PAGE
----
- Shareability – Social signals are a big indicator that your content is loved and of high quality. Add share buttons at the bottom of your post and actually tell people to share! Once the post has gained some traction and your share counts are in double figures, move them to the top of your post. People are more likely to share content they believer is already popular, even if they don’t finish the article.
A tip is to turn share counts off until you reach a minimum threshold. Social Warfare allows you to do this. Another huge benefit of Social Warfare is the ease with which you can add twitter cards, facebook opengraph and Google+ markup – thus controlling the exact text and imagery that is shared by your users (and ensuring a large image is included automatically with every share).
- Add Meta Titles and Meta Descriptions to your homepage, pages and posts – a meta title is the short, one sentence intro that shows up in a user’s browser tab and as the title in the search snippet in search results. The meta description is the brief, descriptive text that sits underneath this.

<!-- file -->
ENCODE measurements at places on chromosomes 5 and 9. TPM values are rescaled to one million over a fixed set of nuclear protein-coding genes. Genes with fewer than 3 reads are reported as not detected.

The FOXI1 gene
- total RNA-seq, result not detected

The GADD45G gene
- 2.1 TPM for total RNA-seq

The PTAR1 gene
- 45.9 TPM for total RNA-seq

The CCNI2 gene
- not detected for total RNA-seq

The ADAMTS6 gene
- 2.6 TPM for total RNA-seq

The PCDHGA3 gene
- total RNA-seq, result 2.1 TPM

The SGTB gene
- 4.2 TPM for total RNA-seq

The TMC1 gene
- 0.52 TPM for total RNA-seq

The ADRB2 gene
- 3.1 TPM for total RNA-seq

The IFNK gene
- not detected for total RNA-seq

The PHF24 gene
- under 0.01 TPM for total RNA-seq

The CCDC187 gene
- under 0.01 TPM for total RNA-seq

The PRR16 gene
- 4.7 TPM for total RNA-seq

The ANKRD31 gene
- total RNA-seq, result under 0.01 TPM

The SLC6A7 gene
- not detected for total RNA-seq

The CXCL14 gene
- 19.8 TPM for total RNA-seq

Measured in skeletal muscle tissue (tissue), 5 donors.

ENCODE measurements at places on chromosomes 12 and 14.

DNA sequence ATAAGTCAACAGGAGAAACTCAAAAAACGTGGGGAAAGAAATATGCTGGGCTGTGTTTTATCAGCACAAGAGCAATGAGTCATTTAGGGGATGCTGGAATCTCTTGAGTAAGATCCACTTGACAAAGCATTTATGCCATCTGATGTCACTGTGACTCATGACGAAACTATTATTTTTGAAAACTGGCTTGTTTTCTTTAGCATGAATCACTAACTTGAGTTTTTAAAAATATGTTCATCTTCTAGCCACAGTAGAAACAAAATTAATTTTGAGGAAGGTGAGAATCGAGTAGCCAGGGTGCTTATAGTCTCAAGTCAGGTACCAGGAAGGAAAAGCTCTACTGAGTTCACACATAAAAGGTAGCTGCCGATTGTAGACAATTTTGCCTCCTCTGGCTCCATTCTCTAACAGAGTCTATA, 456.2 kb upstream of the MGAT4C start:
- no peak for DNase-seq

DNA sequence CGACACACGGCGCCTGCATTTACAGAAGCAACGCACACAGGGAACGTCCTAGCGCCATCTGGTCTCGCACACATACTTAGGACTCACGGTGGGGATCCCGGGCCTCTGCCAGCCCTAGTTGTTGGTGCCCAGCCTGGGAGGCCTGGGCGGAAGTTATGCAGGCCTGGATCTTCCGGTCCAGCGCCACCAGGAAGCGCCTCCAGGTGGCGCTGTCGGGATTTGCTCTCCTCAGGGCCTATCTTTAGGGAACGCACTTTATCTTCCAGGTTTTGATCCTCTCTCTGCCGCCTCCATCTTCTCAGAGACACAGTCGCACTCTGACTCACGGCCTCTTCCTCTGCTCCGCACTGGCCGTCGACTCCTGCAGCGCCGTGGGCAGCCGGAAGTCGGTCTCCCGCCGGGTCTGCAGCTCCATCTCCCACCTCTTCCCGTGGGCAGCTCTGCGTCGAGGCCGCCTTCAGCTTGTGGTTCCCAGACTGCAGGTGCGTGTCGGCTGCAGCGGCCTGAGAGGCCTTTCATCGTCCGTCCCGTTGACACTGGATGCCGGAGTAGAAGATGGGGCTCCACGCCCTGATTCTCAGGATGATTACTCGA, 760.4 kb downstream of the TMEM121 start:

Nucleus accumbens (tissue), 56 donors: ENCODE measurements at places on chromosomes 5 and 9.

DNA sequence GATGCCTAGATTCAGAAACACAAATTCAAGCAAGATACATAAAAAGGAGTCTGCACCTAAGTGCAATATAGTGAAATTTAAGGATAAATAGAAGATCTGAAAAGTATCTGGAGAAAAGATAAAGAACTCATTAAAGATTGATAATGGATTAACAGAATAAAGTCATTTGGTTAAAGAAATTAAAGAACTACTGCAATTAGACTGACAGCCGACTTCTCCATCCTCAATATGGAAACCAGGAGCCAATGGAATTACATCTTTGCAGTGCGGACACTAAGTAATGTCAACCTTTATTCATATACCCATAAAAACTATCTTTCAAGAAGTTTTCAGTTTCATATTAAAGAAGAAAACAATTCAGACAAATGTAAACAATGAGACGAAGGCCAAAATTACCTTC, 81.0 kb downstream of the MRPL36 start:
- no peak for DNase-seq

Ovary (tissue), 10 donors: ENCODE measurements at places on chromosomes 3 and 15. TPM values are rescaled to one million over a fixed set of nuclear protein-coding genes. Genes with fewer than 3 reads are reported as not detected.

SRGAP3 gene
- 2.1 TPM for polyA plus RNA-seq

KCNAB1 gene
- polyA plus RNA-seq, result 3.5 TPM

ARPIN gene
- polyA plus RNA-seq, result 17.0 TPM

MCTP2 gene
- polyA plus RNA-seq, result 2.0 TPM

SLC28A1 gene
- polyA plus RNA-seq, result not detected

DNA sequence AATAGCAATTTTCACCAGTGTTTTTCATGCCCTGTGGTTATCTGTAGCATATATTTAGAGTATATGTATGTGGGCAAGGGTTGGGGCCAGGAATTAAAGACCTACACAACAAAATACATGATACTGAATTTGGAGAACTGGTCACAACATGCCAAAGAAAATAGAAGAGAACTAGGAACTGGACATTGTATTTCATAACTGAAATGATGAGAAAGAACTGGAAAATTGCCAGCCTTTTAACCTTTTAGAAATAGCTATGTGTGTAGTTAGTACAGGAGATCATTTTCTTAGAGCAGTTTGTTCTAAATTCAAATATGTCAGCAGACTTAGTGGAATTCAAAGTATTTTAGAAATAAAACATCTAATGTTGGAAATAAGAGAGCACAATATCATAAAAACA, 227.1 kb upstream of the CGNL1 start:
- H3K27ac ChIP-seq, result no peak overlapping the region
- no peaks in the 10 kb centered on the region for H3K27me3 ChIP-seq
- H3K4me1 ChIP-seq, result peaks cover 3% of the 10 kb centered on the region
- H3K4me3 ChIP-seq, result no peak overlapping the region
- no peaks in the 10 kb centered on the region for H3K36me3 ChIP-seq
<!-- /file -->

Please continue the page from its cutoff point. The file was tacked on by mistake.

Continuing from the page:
It’s important to control what people see because Google will simply lift whatever it can from your page (see the example in Yoast’s Snippet preview below where it’s simply lifted the first lines of text from the post).
You’ve got a tiny amount of space so make it count. Search snippets aren’t a direct ranking factor but are hugely important because what you write here could be the difference between a user clicking through and choosing a competitor’s site instead.
Direct website visits, however, most definitely are a major ranking factor so don’t squander this valuable SEO real estate opportunity. Sum up the benefit to the reader and the outcome they can expect. This is one place you might also want to add your keyphrase, too. It’s easy to edit snippets using the free plugin Yoast SEO.
- Images – I rarely caption my images but always add a title and alt text. As discussed earlier, it’s crucial to add a description in the Alt Text field. This should ideally contain your keyword and read as though you were describing the image to a visually impaired person.
Properly labelled and keyword-optimised image descriptions can help you rank top of image search results; a lesser-known traffic-boosting strategy that can give you the edge over competitors and help you rank higher than regular SERPs.
Wrapping it up
Phew! A lot to take in, right?